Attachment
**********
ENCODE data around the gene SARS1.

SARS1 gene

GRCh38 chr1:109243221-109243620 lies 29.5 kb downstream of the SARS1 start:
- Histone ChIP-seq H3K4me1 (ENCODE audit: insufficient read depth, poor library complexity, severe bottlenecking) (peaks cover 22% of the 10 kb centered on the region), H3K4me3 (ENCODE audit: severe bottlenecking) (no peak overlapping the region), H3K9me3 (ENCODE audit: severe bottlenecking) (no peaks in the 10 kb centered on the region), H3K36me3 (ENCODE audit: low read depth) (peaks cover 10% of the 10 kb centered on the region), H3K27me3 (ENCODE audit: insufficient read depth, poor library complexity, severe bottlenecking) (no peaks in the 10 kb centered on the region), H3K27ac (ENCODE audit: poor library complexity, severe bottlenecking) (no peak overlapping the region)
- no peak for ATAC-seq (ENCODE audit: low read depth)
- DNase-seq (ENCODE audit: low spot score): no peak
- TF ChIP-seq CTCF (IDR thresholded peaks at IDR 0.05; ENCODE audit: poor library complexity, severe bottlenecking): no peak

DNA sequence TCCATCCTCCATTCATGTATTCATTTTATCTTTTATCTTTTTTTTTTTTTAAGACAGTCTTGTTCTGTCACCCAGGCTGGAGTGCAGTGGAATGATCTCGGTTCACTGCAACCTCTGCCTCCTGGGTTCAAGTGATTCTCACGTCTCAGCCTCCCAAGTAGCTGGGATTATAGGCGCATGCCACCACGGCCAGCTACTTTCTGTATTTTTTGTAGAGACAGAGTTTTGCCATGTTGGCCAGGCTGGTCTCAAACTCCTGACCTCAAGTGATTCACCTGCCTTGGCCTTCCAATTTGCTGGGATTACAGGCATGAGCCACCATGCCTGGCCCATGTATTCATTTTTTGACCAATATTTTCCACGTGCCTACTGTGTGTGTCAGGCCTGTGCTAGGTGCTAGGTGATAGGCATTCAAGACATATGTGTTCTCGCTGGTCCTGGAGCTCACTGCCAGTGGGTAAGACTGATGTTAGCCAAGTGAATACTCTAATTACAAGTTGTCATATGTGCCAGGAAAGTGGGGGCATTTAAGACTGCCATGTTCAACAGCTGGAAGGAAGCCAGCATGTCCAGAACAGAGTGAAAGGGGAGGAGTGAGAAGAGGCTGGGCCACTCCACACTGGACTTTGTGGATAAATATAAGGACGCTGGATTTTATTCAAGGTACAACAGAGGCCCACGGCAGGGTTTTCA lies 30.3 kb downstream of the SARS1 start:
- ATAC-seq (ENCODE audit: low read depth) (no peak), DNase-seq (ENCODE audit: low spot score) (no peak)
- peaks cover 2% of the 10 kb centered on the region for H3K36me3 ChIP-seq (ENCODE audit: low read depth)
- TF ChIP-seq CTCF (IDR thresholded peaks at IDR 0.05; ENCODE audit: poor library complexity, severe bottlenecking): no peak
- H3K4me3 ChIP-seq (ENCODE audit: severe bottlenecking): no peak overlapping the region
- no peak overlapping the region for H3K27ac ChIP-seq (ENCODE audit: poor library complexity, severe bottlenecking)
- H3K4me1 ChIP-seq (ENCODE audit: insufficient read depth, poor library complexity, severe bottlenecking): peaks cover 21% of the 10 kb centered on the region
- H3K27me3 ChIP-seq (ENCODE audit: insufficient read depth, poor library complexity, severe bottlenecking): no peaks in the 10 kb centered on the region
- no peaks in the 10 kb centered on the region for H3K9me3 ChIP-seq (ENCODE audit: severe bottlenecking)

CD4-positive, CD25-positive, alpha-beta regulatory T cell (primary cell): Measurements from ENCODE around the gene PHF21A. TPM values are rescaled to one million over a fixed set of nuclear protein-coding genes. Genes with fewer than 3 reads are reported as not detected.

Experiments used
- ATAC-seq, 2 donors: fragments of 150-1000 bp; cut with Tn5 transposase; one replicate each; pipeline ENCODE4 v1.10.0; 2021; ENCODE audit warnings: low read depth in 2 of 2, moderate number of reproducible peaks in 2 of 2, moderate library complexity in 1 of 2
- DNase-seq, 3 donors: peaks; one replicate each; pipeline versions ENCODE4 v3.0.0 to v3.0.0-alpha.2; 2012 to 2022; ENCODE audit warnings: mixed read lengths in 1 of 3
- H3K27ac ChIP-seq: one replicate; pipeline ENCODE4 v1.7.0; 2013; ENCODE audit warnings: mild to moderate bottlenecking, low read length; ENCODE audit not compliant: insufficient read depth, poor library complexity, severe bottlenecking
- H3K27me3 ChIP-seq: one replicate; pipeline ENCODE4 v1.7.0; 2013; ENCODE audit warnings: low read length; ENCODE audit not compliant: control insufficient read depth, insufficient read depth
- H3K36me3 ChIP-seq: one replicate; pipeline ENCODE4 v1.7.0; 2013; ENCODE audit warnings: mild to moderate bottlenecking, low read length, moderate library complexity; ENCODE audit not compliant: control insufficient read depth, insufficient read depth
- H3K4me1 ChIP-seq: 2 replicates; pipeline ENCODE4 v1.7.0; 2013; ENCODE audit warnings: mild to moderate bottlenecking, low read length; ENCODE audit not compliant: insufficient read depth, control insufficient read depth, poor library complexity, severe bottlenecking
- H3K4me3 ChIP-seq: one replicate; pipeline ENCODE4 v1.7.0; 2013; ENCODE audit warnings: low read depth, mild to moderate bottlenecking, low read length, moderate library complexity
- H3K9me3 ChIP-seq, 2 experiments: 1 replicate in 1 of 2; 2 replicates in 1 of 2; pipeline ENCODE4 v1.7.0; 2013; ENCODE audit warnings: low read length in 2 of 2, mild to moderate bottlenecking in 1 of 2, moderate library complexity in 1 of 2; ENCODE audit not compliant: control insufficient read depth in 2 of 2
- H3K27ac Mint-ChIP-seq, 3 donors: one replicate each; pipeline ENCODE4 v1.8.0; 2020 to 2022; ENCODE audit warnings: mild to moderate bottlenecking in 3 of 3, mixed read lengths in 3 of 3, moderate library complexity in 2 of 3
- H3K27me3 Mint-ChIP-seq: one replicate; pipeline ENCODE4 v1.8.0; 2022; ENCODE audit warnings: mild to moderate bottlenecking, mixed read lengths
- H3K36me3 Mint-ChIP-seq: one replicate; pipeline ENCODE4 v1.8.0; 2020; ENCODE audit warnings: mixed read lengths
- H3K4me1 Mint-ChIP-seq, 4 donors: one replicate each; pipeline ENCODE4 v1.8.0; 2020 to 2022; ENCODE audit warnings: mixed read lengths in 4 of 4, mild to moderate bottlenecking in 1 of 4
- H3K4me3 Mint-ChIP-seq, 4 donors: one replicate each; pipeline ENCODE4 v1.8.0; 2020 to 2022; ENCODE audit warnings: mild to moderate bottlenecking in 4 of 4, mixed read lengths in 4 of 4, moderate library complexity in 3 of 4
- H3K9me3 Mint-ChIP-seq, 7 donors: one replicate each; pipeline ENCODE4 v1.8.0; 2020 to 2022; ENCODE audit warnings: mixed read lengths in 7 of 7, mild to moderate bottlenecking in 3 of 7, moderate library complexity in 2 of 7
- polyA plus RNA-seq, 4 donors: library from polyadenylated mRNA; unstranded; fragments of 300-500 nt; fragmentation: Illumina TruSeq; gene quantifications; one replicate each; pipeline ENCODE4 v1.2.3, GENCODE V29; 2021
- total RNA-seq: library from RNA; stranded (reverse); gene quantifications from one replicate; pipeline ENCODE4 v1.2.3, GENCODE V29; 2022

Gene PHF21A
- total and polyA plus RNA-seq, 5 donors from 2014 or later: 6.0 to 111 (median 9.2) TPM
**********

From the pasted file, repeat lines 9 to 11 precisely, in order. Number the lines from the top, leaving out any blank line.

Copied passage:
- ATAC-seq (ENCODE audit: low read depth) (no peak), DNase-seq (ENCODE audit: low spot score) (no peak)
- peaks cover 2% of the 10 kb centered on the region for H3K36me3 ChIP-seq (ENCODE audit: low read depth)
- TF ChIP-seq CTCF (IDR thresholded peaks at IDR 0.05; ENCODE audit: poor library complexity, severe bottlenecking): no peak